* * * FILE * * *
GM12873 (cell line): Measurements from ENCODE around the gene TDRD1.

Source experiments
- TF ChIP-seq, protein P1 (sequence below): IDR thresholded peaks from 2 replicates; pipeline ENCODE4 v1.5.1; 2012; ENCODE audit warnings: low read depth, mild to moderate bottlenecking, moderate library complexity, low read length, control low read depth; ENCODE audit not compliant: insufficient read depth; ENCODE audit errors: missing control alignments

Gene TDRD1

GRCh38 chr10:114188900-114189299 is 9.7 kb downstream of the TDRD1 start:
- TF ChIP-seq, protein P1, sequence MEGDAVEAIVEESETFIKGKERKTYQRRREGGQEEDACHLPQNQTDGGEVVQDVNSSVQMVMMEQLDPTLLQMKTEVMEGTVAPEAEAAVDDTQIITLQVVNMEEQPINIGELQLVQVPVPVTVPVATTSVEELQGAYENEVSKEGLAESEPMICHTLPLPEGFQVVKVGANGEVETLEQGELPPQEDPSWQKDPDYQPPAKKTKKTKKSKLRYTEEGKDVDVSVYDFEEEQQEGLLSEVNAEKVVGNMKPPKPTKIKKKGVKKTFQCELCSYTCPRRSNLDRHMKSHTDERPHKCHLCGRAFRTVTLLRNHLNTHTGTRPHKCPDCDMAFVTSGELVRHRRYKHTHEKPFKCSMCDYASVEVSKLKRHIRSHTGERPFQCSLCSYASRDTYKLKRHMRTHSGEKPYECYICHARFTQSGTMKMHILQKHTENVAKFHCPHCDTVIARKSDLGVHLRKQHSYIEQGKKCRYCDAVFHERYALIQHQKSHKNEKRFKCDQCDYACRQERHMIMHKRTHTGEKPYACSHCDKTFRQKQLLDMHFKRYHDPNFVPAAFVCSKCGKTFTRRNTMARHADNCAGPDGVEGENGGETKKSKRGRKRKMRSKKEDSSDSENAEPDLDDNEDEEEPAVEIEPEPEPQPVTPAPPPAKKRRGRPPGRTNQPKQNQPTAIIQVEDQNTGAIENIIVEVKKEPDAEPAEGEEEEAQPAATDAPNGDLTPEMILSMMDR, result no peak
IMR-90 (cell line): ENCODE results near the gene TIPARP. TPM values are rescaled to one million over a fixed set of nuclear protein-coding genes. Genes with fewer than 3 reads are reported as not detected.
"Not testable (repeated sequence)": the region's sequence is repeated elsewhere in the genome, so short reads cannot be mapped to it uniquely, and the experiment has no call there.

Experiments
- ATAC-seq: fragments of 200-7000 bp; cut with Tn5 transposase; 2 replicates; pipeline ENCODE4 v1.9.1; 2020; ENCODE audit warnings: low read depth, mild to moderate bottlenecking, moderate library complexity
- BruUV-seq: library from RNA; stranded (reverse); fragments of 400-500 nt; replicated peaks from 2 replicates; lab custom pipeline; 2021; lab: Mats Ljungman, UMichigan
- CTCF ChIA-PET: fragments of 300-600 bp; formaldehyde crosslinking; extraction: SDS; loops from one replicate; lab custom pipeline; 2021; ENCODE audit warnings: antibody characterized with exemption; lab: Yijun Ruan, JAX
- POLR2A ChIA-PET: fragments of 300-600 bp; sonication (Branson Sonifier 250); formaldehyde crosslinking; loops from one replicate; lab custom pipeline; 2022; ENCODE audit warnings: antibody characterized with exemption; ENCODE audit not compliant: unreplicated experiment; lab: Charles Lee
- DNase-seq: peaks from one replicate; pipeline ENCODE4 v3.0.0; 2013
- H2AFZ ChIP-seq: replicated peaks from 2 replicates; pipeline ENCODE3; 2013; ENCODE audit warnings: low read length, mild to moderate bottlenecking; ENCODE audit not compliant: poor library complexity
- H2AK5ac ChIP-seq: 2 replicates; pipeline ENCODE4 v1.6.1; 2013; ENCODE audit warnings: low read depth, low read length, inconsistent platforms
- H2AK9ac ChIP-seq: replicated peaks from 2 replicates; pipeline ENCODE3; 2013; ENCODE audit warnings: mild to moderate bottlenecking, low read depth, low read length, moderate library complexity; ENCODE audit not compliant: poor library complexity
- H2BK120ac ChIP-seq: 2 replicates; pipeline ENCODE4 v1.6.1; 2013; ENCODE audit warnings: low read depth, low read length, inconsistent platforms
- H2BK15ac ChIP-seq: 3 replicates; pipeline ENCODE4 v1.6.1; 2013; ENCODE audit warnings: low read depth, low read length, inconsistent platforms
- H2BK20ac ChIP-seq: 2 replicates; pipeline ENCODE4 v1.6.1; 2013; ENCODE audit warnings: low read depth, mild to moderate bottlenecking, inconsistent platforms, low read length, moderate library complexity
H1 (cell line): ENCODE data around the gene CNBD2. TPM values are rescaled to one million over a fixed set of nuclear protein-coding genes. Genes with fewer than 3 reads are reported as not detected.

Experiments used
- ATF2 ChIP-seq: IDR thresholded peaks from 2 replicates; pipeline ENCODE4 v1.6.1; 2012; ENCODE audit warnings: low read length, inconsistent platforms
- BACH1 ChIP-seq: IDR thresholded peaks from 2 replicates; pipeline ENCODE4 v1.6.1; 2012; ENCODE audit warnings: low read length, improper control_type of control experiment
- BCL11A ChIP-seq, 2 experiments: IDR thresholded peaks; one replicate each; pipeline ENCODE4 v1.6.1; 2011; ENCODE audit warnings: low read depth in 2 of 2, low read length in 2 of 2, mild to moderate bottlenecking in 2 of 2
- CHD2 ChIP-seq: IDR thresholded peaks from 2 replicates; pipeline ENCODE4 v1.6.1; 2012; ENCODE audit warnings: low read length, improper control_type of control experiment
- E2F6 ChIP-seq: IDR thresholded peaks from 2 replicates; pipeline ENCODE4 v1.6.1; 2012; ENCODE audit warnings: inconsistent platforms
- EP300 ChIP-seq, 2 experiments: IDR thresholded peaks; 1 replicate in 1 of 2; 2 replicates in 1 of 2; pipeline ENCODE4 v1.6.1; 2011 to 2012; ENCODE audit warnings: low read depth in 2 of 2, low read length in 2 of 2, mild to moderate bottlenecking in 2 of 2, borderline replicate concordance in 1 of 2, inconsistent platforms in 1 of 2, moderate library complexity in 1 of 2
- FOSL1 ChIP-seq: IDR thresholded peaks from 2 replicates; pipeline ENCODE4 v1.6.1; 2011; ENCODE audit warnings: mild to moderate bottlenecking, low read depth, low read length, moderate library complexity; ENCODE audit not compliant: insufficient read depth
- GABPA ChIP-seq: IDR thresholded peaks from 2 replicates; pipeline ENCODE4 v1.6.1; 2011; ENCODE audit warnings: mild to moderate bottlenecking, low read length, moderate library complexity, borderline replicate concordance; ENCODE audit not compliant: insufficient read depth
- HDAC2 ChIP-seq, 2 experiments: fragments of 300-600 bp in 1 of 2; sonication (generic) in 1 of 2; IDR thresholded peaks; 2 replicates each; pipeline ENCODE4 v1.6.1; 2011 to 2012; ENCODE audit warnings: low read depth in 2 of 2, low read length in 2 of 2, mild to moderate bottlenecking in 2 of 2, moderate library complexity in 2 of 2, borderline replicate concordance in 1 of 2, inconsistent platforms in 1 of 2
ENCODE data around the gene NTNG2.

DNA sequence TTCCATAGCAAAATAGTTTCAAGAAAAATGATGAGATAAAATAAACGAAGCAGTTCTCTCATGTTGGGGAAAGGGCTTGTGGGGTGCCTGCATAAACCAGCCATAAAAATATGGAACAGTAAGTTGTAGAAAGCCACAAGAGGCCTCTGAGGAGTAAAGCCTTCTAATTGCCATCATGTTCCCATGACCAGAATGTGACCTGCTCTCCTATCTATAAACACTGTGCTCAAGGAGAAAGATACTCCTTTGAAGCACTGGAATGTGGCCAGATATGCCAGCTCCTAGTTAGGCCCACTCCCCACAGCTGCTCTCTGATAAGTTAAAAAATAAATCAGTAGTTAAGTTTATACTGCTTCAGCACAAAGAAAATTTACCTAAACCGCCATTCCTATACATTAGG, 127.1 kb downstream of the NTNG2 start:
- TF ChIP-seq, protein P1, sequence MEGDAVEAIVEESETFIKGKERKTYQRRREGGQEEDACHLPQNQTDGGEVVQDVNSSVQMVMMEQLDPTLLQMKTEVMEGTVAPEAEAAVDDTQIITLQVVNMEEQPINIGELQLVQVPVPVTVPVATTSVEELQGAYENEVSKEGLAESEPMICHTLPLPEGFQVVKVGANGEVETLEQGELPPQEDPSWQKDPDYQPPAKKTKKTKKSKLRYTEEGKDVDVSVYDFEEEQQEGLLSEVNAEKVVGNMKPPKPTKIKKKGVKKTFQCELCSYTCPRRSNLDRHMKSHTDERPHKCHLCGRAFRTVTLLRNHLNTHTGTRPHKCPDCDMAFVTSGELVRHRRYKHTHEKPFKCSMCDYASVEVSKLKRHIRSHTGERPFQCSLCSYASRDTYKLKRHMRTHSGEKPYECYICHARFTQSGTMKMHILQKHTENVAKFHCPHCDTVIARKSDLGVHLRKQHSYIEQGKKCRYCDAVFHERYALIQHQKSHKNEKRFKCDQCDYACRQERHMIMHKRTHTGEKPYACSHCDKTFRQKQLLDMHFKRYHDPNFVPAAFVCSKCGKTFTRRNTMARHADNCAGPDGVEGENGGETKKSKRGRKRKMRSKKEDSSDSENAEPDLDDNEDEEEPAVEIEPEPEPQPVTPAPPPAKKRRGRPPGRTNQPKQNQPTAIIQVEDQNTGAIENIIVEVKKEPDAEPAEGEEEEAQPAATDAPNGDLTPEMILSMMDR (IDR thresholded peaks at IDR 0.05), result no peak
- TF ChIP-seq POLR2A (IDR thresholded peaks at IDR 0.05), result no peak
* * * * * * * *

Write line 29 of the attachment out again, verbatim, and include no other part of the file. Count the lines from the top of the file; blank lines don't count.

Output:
- FOSL1 ChIP-seq: IDR thresholded peaks from 2 replicates; pipeline ENCODE4 v1.6.1; 2011; ENCODE audit warnings: mild to moderate bottlenecking, low read depth, low read length, moderate library complexity; ENCODE audit not compliant: insufficient read depth